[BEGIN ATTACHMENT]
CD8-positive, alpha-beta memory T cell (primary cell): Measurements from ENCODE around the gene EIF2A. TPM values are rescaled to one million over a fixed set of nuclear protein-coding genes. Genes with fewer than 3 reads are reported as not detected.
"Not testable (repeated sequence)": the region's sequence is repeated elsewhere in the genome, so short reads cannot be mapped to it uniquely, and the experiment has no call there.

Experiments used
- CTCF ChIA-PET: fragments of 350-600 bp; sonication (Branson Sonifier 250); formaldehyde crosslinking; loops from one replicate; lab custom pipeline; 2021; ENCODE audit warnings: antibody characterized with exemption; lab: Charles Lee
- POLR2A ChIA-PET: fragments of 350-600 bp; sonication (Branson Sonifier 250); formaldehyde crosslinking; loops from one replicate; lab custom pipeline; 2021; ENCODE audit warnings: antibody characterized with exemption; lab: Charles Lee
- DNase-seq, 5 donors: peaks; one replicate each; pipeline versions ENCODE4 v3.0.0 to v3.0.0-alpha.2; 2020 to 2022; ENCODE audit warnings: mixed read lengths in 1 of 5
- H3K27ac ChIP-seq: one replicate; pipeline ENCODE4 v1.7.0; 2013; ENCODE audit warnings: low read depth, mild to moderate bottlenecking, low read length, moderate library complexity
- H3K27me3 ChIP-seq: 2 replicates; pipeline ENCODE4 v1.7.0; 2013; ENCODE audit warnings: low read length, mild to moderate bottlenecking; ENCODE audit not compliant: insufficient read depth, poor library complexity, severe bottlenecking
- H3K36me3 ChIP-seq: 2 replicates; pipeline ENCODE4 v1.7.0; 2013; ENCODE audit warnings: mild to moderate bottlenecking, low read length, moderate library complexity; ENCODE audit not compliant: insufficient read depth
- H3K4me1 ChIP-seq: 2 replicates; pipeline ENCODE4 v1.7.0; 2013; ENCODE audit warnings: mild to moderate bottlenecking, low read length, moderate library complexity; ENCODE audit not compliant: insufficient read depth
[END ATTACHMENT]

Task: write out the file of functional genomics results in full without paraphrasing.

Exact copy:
CD8-positive, alpha-beta memory T cell (primary cell): Measurements from ENCODE around the gene EIF2A. TPM values are rescaled to one million over a fixed set of nuclear protein-coding genes. Genes with fewer than 3 reads are reported as not detected.
"Not testable (repeated sequence)": the region's sequence is repeated elsewhere in the genome, so short reads cannot be mapped to it uniquely, and the experiment has no call there.

Experiments used
- CTCF ChIA-PET: fragments of 350-600 bp; sonication (Branson Sonifier 250); formaldehyde crosslinking; loops from one replicate; lab custom pipeline; 2021; ENCODE audit warnings: antibody characterized with exemption; lab: Charles Lee
- POLR2A ChIA-PET: fragments of 350-600 bp; sonication (Branson Sonifier 250); formaldehyde crosslinking; loops from one replicate; lab custom pipeline; 2021; ENCODE audit warnings: antibody characterized with exemption; lab: Charles Lee
- DNase-seq, 5 donors: peaks; one replicate each; pipeline versions ENCODE4 v3.0.0 to v3.0.0-alpha.2; 2020 to 2022; ENCODE audit warnings: mixed read lengths in 1 of 5
- H3K27ac ChIP-seq: one replicate; pipeline ENCODE4 v1.7.0; 2013; ENCODE audit warnings: low read depth, mild to moderate bottlenecking, low read length, moderate library complexity
- H3K27me3 ChIP-seq: 2 replicates; pipeline ENCODE4 v1.7.0; 2013; ENCODE audit warnings: low read length, mild to moderate bottlenecking; ENCODE audit not compliant: insufficient read depth, poor library complexity, severe bottlenecking
- H3K36me3 ChIP-seq: 2 replicates; pipeline ENCODE4 v1.7.0; 2013; ENCODE audit warnings: mild to moderate bottlenecking, low read length, moderate library complexity; ENCODE audit not compliant: insufficient read depth
- H3K4me1 ChIP-seq: 2 replicates; pipeline ENCODE4 v1.7.0; 2013; ENCODE audit warnings: mild to moderate bottlenecking, low read length, moderate library complexity; ENCODE audit not compliant: insufficient read depth